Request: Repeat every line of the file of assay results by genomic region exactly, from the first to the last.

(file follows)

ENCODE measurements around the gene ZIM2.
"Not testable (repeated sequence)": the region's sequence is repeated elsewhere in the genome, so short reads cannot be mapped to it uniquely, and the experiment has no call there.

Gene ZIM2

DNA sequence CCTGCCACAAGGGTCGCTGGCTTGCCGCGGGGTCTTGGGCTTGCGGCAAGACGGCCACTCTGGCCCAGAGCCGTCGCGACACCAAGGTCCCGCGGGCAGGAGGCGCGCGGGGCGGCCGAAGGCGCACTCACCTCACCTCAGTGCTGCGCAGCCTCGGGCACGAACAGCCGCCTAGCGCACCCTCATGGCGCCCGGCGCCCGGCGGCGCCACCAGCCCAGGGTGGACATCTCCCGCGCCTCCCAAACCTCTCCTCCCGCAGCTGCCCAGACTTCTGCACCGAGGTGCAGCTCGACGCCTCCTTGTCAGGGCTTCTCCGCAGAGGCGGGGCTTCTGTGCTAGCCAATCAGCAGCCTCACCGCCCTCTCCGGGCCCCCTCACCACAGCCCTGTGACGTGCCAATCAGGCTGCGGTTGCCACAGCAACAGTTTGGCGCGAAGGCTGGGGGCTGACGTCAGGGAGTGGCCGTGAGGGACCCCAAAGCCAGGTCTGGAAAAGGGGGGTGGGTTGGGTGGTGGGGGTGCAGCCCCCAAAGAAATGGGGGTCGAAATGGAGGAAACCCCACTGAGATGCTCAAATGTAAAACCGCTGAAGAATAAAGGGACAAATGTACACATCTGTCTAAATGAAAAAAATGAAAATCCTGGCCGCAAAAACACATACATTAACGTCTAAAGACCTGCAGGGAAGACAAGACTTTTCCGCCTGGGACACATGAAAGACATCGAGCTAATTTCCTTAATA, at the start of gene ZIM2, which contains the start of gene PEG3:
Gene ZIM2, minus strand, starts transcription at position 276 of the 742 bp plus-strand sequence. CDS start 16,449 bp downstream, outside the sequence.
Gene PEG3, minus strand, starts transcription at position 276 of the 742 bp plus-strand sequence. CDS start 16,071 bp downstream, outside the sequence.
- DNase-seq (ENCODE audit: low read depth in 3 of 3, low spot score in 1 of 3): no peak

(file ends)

ENCODE measurements around the gene ZIM2.
"Not testable (repeated sequence)": the region's sequence is repeated elsewhere in the genome, so short reads cannot be mapped to it uniquely, and the experiment has no call there.

Gene ZIM2

DNA sequence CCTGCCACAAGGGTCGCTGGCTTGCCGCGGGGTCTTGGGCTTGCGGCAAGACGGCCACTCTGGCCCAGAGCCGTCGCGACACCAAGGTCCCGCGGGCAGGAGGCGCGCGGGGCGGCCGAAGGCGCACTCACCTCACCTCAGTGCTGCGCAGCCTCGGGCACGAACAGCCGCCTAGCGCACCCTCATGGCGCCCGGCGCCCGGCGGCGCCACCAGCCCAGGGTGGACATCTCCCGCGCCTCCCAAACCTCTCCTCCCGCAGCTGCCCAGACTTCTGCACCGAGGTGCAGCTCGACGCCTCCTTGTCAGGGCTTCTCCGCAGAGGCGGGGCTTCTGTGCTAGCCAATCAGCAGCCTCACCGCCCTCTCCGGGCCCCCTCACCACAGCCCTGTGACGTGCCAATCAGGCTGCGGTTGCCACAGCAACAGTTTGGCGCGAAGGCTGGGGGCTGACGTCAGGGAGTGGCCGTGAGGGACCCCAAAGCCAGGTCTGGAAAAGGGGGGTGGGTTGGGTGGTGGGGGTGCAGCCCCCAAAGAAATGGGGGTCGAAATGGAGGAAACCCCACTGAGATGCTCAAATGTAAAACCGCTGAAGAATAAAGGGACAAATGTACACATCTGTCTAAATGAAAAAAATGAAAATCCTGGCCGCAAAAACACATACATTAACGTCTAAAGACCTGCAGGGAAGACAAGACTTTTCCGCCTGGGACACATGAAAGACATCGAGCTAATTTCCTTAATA, at the start of gene ZIM2, which contains the start of gene PEG3:
Gene ZIM2, minus strand, starts transcription at position 276 of the 742 bp plus-strand sequence. CDS start 16,449 bp downstream, outside the sequence.
Gene PEG3, minus strand, starts transcription at position 276 of the 742 bp plus-strand sequence. CDS start 16,071 bp downstream, outside the sequence.
- DNase-seq (ENCODE audit: low read depth in 3 of 3, low spot score in 1 of 3): no peak